U.S. Department of Health and Human Services
National Institutes of Health
September 10, 2012
The activity of a single gene sets in motion some of the brain changes seen in depression, according to a new study. The finding suggests a promising target for potential therapies.
Raising expression of the Gata1 gene decreases the number of neuron connections (right) compared to controls (left). Image courtesy of Duman laboratory.
People with major depressive disorder, or major depression, have feelings of sadness, loss, anger or frustration that interfere with daily life for weeks or longer. The symptoms of depression also include memory loss and trouble thinking.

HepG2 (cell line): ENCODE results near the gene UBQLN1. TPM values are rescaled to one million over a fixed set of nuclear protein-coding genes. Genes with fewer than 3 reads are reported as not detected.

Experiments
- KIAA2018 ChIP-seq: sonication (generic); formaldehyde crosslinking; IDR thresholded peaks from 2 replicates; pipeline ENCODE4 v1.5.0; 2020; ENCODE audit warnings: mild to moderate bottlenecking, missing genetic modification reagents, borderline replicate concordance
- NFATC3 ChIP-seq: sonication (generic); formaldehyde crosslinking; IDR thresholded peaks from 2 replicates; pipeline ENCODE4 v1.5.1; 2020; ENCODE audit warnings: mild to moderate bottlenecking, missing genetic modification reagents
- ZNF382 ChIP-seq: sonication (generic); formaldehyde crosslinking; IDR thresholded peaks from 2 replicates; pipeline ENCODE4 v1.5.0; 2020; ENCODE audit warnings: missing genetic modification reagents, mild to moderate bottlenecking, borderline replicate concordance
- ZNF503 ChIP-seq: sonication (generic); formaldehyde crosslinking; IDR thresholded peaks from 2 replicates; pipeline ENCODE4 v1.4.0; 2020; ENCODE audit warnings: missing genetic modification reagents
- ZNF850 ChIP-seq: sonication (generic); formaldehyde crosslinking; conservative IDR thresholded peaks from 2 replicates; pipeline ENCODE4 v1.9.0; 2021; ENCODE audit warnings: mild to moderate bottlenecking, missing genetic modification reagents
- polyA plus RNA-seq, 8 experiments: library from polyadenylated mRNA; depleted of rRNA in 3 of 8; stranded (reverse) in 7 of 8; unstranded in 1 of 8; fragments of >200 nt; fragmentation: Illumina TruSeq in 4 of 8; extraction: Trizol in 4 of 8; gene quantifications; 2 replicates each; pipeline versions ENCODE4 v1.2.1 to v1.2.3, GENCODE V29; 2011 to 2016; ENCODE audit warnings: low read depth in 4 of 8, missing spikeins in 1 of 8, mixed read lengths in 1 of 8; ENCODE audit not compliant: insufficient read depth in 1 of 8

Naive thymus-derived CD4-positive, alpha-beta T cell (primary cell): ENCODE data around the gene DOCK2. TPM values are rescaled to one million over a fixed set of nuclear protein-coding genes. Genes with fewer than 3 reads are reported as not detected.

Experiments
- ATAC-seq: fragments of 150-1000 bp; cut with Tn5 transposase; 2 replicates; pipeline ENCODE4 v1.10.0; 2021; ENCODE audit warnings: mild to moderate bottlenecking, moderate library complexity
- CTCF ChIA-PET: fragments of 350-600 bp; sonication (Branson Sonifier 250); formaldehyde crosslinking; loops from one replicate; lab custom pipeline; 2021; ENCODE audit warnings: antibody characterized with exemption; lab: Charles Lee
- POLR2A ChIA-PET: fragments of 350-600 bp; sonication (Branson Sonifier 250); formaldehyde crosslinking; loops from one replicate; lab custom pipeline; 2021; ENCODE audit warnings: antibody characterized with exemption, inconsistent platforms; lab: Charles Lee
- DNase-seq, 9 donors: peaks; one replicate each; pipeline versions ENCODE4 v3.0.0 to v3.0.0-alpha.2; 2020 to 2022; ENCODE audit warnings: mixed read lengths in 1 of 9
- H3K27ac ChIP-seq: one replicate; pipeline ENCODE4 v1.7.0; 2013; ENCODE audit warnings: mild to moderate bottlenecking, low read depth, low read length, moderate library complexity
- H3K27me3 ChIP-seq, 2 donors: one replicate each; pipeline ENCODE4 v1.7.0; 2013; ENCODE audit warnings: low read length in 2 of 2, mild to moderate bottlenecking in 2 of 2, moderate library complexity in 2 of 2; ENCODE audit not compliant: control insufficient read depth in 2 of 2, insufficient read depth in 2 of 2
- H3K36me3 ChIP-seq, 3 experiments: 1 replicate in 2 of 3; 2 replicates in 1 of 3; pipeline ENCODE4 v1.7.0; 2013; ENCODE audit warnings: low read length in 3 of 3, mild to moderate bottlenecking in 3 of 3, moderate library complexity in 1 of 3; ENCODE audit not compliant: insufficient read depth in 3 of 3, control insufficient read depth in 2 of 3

Past studies have found that people with major depression have brains that are physically different from those of non-depressed people. The depressed brain has a smaller prefrontal cortex, a region at the front of the brain that handles emotion and complicated thought. The area also has fewer and smaller neurons (nerve cells) in the depressed brain.